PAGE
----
Top of Her Game


Foundation Set by Her Father Has Led to
Alexis Markowski’s Stellar Freshman Season

Story by Shawn Ekwall

Alexis Markowski has never been one to shy away from hard work.

Countless hours in the gym are a staple of Markowski’s hoops journey. But her fast track to success during her freshman year at Nebraska has caught everyone’s attention.

To some, it’s been a surprising leap. There were skeptics. Could she contribute and play meaningful minutes at a Power Five school? The Lincoln Pius X grad originally committed to South Dakota State in 2019 before switching to NU. But to those who know her story, her quick rise is no shock.

Hoops success runs in the Markowski family. Markowski’s father, Andy, is no stranger to the big stage. The Ord High School product played for former NU men’s coach Danny Nee from 1995 through 1999 and was on the 1998 NCAA tournament team that featured current Los Angeles Clippers head coach Tyronn Lue.

He was a blue-collar player. Defend. Rebound. Set screens. The elder Markowski did the little things through hard work and perseverance.

Andy coached Alexis and her Nebraska Lasers club basketball team from fourth grade all the way through high school. He also served – and continues to serve – as an assistant coach at Lincoln Pius X High School.

So, did dad’s knowledge and passion for the game, as well as his intense practice regimen, rub off on Alexis and her Lasers teammates?

“Yeah, all the time,” Alexis said. “He really prepared me well to be successful at this level. He’s a pretty intense guy and wanted the best for all of us. He really pushed us to be our best.”

The 2021 Lasers class was littered with talent. Players like Grace Cave (Nebraska-Omaha), Molly Ramsey (Kansas State, volleyball) and current NU soccer players Haley Peterson and Briley Hill were part of the program. Nine Division I athletes, according to Andy, played with Alexis at one time or another.

“It was a great group. We were fortunate to play in the top bracket at every event,” Andy said. “Lex got the chance to play against the best posts out there. It helped elevate her confidence.”

Andy said watching the development of his daughter throughout the early years of playing with the Lasers is one of the things he remembers most.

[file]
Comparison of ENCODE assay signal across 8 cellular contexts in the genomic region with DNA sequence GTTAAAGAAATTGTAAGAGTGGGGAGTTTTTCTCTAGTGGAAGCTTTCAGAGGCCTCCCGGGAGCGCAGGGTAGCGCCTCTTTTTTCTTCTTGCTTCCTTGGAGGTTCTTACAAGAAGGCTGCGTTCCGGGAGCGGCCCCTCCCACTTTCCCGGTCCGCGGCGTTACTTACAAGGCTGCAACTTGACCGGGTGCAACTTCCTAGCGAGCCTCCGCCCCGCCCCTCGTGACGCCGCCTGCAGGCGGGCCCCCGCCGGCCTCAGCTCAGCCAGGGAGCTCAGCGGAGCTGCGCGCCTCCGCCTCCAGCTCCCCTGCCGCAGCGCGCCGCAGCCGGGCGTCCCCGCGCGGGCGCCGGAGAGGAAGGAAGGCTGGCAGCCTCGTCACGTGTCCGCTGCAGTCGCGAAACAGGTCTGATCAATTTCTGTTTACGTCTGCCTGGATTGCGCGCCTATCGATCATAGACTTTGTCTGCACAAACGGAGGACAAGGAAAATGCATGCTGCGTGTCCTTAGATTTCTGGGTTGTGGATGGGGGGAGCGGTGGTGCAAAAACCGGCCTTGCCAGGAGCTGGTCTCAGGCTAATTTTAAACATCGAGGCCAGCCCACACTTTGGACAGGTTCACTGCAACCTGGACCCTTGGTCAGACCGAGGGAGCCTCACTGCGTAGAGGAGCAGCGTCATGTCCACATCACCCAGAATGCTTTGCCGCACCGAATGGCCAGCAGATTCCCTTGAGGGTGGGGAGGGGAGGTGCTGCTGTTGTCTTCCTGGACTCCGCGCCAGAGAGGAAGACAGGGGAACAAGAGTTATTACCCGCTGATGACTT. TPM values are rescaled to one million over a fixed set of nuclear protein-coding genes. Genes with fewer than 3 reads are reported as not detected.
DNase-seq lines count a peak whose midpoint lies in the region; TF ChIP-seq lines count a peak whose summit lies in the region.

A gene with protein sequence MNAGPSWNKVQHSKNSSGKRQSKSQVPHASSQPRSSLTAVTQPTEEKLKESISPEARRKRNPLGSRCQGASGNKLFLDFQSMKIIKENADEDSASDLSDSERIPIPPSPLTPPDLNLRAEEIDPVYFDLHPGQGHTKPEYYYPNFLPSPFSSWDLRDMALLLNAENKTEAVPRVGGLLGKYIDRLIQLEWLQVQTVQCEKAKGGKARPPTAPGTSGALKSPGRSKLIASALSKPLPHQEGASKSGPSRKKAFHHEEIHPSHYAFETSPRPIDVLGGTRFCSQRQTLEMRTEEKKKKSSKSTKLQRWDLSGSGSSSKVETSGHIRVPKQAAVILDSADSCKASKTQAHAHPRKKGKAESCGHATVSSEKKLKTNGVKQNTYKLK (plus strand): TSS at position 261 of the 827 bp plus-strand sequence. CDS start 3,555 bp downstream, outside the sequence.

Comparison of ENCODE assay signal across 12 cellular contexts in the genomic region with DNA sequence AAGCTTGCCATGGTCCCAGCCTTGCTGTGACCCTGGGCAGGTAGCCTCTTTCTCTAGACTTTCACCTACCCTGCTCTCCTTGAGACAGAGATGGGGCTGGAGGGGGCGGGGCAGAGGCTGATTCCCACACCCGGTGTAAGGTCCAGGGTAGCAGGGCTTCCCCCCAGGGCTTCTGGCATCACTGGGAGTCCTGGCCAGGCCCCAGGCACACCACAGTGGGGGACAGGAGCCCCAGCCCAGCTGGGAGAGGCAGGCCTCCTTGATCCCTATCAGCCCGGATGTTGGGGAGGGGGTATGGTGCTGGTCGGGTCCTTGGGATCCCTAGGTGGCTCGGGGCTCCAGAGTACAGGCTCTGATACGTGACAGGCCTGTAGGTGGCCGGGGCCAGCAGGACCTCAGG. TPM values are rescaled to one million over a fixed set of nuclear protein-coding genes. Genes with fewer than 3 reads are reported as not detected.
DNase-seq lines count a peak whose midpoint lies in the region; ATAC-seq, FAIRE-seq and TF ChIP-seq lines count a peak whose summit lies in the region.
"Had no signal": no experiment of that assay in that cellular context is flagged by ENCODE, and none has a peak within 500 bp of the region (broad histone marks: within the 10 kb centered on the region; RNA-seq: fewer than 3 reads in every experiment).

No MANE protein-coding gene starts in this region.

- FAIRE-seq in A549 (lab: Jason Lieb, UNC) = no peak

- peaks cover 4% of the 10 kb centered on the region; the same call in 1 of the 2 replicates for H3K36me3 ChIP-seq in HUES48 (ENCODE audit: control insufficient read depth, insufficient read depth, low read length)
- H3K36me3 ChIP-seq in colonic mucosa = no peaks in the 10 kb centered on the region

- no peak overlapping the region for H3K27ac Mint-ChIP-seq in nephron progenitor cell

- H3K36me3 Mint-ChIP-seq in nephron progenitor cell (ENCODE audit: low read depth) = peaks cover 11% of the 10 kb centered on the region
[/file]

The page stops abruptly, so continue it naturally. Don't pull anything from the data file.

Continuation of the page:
“It was really fun to see Lex continue to develop,” Andy said. “She was one of the taller fourth-graders when we started compared to her peers. And over the years she really learned how to compete as her skills and size continued to grow.”

Admittedly, it took time for those skills to develop, according to Alexis.

“I started Lasers my fourth-grade year, and at first … I was really bad,” she said. “Honestly, my dad was like, ‘I don’t know if we’ll put her on the top team,’ and my mom (Jaime) was like, ‘You’re going to work with her and she’ll get better.’

“I didn’t really like basketball that much at that age, but as I kept doing it, and falling more in love with it, I realized I could be good at it.”

An injury derailed most of her freshman year of high school. A screw was inserted in her foot, and the recovery period was long. Once back full-time as a sophomore, the volleyball and hoops standout started to dominate, and recruiting interest picked up.

She averaged 21.5 points per game as a junior and 23.3 as a senior while leading Pius X to back-to-back Class A state titles in 2020 and 2021. She was named Nebraska’s 2021 Gatorade Player of the Year as a senior. And since arriving at NU, Markowski has hit the ground running.

She scored 20 points in her first career start, a 79-58 win over No. 8 Michigan on Jan. 4. Twelve days later she posted a career-high 27 points in a 93-83 loss at Iowa. She’s been named Big Ten Freshman of the Week seven times through mid-February.

She’s expanded her game, shooting 56% from the 3-point line while continuing to be a force on the low block. Her presence inside has opened up the perimeter for shooters like Jaz Shelley and Ashley Scoggins.

While her statistical numbers stand out, NU coach Amy Williams lauds Markowski’s fierce competitiveness.

“What I’ve seen out of Alexis and the one thing I know is that she’s a competitor,” Williams said after the Michigan win. “She just wants to compete.”

In a 50-38 win over Rutgers on Feb. 1, Markowski posted a career-high 15 rebounds to go along with 16 points. Williams pointed out the value of having Markowski down low in games where defense rules and shots aren’t falling.